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Marriage and Taxes

A lot of things change after a wedding: last names, addresses, banking accounts, schedules, priorities, interior decor, and more.

One thing newlyweds don’t always think about is how their taxes change. That’s probably because most people don’t like to think about taxes.

But if you’re getting married soon, or you just got married, it’s good to know what’s ahead of you. Here are a few tax items that are affected by marriage.

Your Filing Status

Every year, one of the first things marked on your taxes and tax related forms is whether you’re single or married.

Since you are no longer single, you won’t be checking that single box anymore. So what box will you check? Well, it depends. There are actually two boxes for married people: “married filing jointly” and “married filing separately”.

The best choice for you depends on your personal situation. We recommend discussing the options with a tax professional so that they can guide you accordingly.

It’s also worth mentioning that it doesn’t matter when you got married. Your status isn’t set until December 31, each year. So as long as you said “I Do” before the New Year’s ball dropped, you won’t be checking the “single” box.

Tax Bracket Changes

As you hopefully know, the amount you’re taxed is based on how much money you make. These tiers are referred to as tax brackets. The higher up you are, the higher percentage you’ll pay.

Depending on how you file your taxes and whether or not both of you work, your tax bracket might change. If you both have good paying jobs and you file together, you may find yourself suddenly paying a higher tax rate than before. On the other hand, if only one of you works, you could actually move to a lower tax bracket.

Utilizing the Other’s Benefits

Once married, you have access to various tax-benefits of your spouse (and visa-versa). This extends beyond health insurance and into more finance-related areas like IRAs. For example, if your spouse is able to put away pre-taxed money in an IRA, you’re able to put money in there as well.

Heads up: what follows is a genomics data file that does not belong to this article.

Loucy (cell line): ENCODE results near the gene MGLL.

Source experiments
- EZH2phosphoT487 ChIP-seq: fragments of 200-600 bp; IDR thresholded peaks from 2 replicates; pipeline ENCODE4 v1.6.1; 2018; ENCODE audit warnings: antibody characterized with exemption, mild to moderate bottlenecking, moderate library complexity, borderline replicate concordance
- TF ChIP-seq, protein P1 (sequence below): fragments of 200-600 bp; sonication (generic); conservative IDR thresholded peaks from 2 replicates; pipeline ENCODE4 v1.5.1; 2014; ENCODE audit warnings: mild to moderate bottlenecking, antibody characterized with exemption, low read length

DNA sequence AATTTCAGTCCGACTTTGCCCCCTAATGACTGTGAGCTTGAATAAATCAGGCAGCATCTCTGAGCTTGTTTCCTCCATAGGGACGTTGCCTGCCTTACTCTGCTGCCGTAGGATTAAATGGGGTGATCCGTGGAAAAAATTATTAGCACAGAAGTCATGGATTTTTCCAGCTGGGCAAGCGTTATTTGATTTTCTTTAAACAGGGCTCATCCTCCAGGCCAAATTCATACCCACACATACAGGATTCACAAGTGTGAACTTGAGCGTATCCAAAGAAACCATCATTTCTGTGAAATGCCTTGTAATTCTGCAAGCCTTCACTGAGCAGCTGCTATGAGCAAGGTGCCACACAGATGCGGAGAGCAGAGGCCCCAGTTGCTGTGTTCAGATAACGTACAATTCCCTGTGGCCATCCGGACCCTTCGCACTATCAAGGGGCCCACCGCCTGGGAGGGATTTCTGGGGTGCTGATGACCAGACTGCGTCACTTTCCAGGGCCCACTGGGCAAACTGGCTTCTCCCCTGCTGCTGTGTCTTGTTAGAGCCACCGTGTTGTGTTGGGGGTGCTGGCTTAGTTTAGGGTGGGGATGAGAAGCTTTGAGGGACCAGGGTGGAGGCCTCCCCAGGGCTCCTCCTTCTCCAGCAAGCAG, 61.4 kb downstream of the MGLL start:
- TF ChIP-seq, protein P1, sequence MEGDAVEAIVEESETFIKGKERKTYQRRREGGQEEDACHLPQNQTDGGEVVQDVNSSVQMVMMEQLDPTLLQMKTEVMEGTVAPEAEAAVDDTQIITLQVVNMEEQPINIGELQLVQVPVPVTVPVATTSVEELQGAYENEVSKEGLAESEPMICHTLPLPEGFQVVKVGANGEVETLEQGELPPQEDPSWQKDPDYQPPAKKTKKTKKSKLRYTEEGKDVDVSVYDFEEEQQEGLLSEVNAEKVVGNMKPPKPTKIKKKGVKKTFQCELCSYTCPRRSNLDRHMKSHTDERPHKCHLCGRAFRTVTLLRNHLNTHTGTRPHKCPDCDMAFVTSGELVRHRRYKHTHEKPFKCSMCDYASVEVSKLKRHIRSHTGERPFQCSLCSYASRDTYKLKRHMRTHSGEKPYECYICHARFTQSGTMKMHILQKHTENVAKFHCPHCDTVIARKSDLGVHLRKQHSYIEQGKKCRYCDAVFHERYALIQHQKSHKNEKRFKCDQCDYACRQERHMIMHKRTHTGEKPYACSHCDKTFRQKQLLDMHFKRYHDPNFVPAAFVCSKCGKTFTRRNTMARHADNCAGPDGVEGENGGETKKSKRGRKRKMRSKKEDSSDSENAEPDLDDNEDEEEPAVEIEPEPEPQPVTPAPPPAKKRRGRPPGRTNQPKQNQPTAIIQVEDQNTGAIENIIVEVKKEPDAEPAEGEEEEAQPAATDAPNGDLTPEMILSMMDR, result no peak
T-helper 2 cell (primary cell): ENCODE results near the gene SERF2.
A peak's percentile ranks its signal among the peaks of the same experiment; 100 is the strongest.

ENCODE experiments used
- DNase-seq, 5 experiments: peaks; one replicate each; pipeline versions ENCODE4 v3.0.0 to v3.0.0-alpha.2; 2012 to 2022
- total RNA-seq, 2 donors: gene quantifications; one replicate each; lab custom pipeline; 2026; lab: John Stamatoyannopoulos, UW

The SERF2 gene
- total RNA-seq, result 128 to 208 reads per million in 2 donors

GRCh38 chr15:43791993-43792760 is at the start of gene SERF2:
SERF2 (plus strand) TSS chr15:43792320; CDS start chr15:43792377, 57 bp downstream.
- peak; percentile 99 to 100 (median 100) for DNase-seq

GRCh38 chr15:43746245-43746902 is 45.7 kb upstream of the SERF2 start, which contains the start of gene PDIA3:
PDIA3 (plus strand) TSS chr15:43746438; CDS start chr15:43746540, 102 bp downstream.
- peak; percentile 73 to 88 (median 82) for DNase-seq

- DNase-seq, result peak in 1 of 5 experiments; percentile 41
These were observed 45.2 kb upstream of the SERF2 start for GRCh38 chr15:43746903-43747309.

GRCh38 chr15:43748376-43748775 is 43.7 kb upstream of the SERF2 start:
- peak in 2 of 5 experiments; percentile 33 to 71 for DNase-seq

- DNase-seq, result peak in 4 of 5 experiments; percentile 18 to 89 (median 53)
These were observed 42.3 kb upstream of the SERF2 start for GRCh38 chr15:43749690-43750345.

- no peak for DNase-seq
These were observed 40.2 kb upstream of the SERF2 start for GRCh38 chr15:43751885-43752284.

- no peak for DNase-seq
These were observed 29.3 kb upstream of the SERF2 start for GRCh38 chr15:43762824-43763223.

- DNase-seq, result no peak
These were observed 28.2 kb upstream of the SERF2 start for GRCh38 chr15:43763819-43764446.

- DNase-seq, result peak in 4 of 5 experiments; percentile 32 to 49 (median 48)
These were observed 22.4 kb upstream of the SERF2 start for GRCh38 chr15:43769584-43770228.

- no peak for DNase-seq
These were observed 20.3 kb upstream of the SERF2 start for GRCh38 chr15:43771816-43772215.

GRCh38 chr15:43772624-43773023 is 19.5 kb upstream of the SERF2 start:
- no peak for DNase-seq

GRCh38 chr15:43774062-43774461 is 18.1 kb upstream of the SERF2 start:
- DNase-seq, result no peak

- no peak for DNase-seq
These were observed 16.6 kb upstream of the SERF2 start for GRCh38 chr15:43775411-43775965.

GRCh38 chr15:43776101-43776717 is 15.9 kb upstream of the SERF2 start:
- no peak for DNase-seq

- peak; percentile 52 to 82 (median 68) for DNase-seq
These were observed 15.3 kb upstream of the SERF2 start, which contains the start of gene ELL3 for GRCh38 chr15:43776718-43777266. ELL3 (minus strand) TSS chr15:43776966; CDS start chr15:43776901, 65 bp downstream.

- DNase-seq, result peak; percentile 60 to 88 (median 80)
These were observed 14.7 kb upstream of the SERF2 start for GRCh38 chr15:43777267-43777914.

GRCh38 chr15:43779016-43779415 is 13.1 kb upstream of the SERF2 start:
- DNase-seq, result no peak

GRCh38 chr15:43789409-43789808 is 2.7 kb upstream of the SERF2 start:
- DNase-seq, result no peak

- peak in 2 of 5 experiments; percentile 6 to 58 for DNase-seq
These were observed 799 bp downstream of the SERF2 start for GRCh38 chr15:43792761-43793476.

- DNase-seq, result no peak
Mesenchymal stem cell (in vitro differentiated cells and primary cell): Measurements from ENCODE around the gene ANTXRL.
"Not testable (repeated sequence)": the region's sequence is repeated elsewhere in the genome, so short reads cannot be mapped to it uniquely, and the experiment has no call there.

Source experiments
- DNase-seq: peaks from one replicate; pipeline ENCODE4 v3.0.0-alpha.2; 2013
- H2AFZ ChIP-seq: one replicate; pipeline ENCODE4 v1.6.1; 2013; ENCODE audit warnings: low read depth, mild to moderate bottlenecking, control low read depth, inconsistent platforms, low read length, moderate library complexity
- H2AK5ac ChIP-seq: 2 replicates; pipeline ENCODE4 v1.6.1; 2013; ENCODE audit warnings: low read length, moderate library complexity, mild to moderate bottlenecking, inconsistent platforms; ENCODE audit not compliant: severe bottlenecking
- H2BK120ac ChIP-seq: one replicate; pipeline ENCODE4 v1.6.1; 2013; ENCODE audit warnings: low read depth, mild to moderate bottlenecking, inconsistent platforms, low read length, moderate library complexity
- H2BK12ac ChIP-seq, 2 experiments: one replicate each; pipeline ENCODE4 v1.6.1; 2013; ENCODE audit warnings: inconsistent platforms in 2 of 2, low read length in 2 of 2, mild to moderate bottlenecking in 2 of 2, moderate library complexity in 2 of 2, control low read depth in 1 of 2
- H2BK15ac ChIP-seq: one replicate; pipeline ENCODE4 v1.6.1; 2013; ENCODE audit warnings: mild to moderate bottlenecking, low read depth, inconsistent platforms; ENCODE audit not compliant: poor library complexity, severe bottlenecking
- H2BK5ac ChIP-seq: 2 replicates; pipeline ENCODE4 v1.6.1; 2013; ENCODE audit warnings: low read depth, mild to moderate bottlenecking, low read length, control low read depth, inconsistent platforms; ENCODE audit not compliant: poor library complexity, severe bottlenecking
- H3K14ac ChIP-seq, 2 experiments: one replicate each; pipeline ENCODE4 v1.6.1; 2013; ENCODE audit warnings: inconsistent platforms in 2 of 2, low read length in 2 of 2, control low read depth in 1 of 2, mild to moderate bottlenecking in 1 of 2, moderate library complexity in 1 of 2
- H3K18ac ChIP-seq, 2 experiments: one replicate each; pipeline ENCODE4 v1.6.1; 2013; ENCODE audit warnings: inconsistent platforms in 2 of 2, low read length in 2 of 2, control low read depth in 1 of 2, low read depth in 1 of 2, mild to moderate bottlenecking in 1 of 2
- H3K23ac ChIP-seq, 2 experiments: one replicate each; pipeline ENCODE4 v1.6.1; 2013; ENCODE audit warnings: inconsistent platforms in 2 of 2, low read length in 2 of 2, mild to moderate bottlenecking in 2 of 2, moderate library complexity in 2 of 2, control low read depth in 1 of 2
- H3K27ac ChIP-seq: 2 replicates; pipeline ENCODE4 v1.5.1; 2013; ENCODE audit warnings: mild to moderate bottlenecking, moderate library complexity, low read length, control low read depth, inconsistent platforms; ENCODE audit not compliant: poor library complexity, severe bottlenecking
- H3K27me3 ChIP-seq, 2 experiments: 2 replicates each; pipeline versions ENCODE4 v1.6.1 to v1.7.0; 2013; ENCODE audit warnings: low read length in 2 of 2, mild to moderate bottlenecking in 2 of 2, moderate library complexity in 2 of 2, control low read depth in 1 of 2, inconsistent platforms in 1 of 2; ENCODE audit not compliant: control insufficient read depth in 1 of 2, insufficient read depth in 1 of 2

Of course, these often come with restrictions, caps, etc. It’s best to discuss with a finance professional to understand your options.

If both of you have benefits, you can choose to utilize whichever you find to be superior.

No Estate Tax

Estate tax is something that only applies to those receiving a fairly significant inheritance. We’re talking millions of dollars. Still, for those who fall into that category, it’s worth knowing that money/assets passed to a spouse after death are not subject to an estate tax.

You Can Gift to Each Other

Gift taxes are another thing that many people never encounter. However, should you give away more than $16,000 to an individual, you have to pay a tax on it. Unless that person is your spouse.

You and your spouse can gift each other as much as you want without having to pay tax on it.

Sit Down with a Professional

Everyone’s tax situation is different. The best way to understand your taxes after marriage is to sit down with a tax professional. They can advise you on the best course of action, as well as help you discover potential tax breaks you’re now eligible for.

Whether you’re looking for persona tax assistance or professional payroll services in Springfield, OH, LWS is here for you.

Posted by admin | in Individual Tax